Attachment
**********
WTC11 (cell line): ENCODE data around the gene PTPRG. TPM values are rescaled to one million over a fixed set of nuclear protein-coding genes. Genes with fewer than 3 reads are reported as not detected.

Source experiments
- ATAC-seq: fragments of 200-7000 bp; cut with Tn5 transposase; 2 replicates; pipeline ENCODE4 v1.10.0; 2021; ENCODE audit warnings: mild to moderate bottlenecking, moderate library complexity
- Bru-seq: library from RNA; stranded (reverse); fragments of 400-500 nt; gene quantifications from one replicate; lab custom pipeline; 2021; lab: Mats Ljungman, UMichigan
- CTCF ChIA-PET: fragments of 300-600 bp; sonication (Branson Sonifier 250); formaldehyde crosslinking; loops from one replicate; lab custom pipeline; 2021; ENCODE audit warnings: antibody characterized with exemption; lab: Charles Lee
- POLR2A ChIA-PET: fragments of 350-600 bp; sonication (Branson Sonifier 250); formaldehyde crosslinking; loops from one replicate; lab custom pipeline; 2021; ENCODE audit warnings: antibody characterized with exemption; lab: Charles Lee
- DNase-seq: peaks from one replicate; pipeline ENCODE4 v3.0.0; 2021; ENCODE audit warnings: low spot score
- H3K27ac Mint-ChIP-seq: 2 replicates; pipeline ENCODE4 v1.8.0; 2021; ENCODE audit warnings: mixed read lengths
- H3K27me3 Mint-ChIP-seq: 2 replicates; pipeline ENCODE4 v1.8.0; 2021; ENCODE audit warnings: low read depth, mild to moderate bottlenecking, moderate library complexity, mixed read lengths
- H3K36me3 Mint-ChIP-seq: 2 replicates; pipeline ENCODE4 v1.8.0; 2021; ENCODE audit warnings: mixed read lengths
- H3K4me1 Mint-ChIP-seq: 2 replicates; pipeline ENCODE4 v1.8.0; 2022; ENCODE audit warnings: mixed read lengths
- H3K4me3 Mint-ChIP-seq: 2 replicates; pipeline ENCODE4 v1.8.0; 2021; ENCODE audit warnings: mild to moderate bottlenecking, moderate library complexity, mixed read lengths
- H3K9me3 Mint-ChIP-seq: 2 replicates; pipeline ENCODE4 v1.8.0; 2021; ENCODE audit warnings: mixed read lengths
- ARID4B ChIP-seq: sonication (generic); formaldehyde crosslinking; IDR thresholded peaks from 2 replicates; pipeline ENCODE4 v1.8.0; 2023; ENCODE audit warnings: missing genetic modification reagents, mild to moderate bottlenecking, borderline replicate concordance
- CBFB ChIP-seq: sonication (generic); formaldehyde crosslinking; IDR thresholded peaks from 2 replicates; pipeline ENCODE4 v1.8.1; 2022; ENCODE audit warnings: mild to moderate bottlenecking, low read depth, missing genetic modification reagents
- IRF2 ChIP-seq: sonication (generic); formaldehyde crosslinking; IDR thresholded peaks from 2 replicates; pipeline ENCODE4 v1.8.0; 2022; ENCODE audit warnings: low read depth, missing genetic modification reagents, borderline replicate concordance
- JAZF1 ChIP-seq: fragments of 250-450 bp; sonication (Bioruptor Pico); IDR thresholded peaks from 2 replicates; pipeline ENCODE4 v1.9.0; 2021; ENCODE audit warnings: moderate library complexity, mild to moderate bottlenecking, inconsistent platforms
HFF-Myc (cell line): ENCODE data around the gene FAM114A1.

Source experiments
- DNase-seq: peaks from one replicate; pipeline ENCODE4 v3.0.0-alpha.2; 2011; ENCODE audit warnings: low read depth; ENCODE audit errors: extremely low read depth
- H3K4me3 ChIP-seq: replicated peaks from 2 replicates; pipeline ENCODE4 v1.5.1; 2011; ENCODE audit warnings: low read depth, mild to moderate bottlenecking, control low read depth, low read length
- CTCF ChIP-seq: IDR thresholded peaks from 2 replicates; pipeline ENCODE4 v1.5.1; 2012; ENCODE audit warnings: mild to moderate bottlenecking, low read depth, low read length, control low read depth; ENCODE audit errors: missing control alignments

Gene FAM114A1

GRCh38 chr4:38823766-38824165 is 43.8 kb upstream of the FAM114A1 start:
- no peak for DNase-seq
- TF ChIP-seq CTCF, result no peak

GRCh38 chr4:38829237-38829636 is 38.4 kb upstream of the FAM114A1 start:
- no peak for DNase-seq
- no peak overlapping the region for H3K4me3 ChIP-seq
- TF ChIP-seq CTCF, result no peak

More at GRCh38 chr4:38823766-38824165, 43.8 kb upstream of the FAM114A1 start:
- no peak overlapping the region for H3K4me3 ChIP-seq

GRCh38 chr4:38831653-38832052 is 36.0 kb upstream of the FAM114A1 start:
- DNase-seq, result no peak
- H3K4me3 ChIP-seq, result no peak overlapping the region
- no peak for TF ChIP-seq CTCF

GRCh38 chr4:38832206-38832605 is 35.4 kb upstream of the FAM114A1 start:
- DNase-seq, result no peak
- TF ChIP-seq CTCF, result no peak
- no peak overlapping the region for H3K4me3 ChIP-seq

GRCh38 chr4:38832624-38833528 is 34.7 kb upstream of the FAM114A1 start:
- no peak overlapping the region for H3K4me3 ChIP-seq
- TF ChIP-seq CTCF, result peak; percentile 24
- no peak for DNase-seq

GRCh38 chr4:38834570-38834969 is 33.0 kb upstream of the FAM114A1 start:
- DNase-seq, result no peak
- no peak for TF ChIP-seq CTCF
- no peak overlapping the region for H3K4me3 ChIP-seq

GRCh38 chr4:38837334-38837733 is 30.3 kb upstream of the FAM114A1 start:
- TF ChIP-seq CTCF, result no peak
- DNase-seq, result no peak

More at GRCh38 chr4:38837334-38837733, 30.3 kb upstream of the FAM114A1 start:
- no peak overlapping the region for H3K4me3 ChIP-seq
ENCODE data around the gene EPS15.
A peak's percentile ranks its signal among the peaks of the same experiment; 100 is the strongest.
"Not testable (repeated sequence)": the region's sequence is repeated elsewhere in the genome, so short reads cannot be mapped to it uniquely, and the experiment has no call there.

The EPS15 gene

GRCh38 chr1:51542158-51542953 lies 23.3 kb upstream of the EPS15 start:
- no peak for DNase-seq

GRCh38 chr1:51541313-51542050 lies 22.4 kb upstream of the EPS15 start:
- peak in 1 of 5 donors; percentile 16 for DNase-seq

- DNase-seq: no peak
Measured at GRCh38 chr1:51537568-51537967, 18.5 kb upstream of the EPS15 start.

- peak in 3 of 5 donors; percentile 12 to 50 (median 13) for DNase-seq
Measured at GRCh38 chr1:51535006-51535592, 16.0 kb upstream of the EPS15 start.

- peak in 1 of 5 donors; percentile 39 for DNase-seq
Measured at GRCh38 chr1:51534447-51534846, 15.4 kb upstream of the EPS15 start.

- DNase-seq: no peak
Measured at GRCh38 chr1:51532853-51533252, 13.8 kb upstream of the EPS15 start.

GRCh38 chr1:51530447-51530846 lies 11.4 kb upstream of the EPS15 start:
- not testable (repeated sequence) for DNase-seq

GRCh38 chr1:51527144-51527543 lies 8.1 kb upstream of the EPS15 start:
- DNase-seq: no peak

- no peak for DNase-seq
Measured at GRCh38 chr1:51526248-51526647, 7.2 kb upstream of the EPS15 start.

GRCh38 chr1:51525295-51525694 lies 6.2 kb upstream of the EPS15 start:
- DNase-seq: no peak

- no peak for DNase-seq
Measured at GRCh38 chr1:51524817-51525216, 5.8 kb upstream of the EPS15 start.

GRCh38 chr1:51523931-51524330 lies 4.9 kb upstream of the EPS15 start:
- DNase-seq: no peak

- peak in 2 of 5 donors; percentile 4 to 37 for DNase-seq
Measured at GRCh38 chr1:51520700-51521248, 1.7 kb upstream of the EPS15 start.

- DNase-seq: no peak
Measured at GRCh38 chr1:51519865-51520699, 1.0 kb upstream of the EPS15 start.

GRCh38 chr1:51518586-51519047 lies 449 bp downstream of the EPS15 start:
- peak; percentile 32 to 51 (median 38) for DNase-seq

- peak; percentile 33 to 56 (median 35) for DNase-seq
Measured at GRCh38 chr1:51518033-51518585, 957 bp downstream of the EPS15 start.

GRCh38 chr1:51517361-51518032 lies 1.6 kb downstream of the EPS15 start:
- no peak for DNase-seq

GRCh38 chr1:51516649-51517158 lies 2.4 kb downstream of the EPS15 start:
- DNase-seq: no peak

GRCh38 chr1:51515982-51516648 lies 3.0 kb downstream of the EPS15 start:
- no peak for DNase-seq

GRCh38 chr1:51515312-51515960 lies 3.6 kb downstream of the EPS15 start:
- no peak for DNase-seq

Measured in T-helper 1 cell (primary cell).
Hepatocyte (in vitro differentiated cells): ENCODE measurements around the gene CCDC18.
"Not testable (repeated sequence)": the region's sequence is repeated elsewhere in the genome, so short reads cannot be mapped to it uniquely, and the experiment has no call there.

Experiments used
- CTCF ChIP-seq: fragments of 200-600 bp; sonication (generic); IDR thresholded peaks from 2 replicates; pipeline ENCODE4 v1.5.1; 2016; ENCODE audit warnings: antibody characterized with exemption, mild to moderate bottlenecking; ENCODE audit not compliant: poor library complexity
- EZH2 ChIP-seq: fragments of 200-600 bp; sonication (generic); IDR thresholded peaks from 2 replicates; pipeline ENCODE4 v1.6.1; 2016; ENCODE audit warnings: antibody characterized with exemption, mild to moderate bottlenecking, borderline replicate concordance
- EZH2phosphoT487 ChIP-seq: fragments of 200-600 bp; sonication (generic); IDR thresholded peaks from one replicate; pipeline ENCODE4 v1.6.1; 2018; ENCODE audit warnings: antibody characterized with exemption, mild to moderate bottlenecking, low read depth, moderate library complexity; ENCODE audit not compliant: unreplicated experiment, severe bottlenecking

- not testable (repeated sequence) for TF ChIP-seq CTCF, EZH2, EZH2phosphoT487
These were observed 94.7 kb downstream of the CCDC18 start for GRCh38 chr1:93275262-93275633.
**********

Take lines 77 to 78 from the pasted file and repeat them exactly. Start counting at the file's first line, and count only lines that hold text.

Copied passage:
- DNase-seq: no peak

- no peak for DNase-seq